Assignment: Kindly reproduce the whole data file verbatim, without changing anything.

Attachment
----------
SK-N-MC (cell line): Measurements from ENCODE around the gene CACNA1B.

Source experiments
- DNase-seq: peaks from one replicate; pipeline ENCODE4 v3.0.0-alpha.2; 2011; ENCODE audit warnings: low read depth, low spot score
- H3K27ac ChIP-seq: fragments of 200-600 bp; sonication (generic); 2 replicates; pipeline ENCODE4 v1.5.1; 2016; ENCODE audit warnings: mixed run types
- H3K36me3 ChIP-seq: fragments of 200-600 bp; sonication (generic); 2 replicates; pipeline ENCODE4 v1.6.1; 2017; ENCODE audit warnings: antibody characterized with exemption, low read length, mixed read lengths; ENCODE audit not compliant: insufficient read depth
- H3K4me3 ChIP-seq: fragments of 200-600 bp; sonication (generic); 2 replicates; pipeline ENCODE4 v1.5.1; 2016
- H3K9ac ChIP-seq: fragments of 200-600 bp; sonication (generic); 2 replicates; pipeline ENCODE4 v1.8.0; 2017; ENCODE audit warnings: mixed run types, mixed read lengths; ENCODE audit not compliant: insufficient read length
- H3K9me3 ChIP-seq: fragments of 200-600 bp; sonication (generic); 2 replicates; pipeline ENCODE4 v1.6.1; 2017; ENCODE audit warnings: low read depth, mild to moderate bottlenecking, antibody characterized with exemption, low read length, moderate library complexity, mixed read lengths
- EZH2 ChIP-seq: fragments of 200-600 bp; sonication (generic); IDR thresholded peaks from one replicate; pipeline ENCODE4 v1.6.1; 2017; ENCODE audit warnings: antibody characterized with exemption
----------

SK-N-MC (cell line): Measurements from ENCODE around the gene CACNA1B.

Source experiments
- DNase-seq: peaks from one replicate; pipeline ENCODE4 v3.0.0-alpha.2; 2011; ENCODE audit warnings: low read depth, low spot score
- H3K27ac ChIP-seq: fragments of 200-600 bp; sonication (generic); 2 replicates; pipeline ENCODE4 v1.5.1; 2016; ENCODE audit warnings: mixed run types
- H3K36me3 ChIP-seq: fragments of 200-600 bp; sonication (generic); 2 replicates; pipeline ENCODE4 v1.6.1; 2017; ENCODE audit warnings: antibody characterized with exemption, low read length, mixed read lengths; ENCODE audit not compliant: insufficient read depth
- H3K4me3 ChIP-seq: fragments of 200-600 bp; sonication (generic); 2 replicates; pipeline ENCODE4 v1.5.1; 2016
- H3K9ac ChIP-seq: fragments of 200-600 bp; sonication (generic); 2 replicates; pipeline ENCODE4 v1.8.0; 2017; ENCODE audit warnings: mixed run types, mixed read lengths; ENCODE audit not compliant: insufficient read length
- H3K9me3 ChIP-seq: fragments of 200-600 bp; sonication (generic); 2 replicates; pipeline ENCODE4 v1.6.1; 2017; ENCODE audit warnings: low read depth, mild to moderate bottlenecking, antibody characterized with exemption, low read length, moderate library complexity, mixed read lengths
- EZH2 ChIP-seq: fragments of 200-600 bp; sonication (generic); IDR thresholded peaks from one replicate; pipeline ENCODE4 v1.6.1; 2017; ENCODE audit warnings: antibody characterized with exemption